In this world, what isn't lacking, somewhere, though?
Sometimes it's this, or that: here what's missing's gold.
- Goethe, Faust, Part II, translated by A.S. Kline
Paul Krugman, in his New York Times column of August 24, "Galt, Gold and God," rails against an interest in the gold standard, which he attributes to Paul Ryan. Krugman lambastes Ryan, ironically enough, for an observation the latter made paraphrasing Keynes: "'There is nothing more insidious that a country can do to its citizens,' he intoned, 'than debase its currency.'"
Rather than alluding to Ayn Rand's Atlas Shrugged, however, Krugman would do well to dig into a classic: Goethe's Faust, Part II. Scott Minerd, chief investment officer at Guggenheim, writing in the Financial Times recently, brilliantly called contemporary monetary policy "the ultimate Faustian bargain."
Paper money comes straight from Mephistopheles. The History of Money by Jack Weatherford recounts the story.
Faust and Mephistopheles visit the court of the emperor during the pre-Lentin carnival season of masquerades and tricks. The emperor is besieged by his treasurer and stewards reporting the lack of funds and the need to pay the wages of the soldiers and servants. His moneylenders demand payment on debts, and even the wine bill has come due.The perversity? Monetary shenanigans represent a short-term fix but the long-term cause of economic, social, and political woe. Thus do Neo-Keynesian economists such as Krugman enlist in the Devil's Party. "Easy money" advocates propound QEs and Twists and other weird devices to generate a brief relief for the economy. They ignore the seeds of destruction thereby sown.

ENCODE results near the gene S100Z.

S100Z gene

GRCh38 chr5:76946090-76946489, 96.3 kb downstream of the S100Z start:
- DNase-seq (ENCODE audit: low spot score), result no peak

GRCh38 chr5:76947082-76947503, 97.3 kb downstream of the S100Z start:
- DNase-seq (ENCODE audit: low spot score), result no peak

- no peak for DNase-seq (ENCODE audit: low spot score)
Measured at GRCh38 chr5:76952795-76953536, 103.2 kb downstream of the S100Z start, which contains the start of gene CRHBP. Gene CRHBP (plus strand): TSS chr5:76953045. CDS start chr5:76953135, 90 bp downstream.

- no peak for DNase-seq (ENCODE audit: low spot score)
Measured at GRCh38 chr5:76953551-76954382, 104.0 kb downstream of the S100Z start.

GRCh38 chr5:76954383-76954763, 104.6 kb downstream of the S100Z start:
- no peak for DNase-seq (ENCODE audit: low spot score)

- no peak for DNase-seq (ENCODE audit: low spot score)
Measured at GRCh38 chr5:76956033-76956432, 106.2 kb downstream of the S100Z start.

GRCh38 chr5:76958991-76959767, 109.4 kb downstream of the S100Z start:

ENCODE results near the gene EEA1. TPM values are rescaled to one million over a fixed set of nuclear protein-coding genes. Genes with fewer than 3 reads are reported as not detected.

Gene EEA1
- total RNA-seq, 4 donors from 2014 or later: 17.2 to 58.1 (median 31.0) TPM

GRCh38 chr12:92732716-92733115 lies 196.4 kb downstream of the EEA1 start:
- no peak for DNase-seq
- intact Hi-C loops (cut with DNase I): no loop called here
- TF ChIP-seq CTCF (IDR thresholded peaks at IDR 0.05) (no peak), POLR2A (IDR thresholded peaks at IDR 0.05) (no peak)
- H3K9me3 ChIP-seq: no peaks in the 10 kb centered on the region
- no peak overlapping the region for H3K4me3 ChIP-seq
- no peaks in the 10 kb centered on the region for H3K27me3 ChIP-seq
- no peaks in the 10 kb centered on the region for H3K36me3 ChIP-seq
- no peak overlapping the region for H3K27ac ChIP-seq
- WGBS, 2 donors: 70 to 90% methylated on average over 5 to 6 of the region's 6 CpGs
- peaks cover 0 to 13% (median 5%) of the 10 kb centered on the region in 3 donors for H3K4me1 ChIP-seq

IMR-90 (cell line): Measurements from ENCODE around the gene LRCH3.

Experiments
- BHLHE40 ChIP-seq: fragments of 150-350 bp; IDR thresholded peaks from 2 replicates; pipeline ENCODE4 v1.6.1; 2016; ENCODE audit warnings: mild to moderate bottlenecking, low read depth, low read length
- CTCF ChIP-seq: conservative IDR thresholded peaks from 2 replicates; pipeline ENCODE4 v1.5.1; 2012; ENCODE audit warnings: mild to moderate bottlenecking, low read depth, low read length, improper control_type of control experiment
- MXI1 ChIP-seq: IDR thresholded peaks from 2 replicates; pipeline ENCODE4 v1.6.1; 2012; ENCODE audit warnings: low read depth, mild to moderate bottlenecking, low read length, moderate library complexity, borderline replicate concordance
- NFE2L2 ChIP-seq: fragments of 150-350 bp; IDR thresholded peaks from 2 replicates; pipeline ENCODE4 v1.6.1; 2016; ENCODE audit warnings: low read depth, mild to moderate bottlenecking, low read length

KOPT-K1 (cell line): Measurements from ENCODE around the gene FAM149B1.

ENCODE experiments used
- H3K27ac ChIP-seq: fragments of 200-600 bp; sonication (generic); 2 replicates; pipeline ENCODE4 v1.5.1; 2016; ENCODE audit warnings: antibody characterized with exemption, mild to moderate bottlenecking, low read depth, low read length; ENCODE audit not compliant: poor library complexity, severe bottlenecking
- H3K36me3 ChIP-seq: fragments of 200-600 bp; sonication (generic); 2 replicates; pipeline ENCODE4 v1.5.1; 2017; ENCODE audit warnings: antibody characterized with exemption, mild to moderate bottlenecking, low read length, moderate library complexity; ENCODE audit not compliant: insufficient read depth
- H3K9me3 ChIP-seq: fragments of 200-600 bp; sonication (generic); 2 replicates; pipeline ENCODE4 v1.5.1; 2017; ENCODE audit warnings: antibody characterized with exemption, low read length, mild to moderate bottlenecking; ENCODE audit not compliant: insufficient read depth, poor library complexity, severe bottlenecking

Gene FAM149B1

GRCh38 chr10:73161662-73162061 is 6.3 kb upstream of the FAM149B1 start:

Mephistopheles offers the emperor a way out of his financial mess. He has found the key to making gold, the secret that all alchemists had sought for centuries. He obtains from the emperor permission to print paper money-"the heaven-sent leaf."
Faust comes to the emperor's carnival ball dressed appropriately as Plutus, the god of wealth, and through magic, he and Mephistopheles show the emperor the riches he can have by printing money. ... He has based the value of his money on the future mining of gold, the untapped treasures still buried in the earth. ... The new money has been unleashed to the great joy of creditors, debtors, soldiers, and other citizens. Already people are ordering new clothes, and business booms for the butcher and baker. Wine is flowing freely in the taverns, and even the dice roll more easily. Priests and prostitutes scurry about their business with greater enthusiasm because of the new money, and even the moneylenders are enjoying a brisk new business.
At first, the spread of Faust's new money brings happiness and improvement, but soon the hidden costs begin bubbling to the surface. ... Soon social unrest in the newly enriched nation leads to rebellion, and a new anti-emperor rises to challenge the old one.
Articles: Money, Twisted: Caught in the Devil's Bargain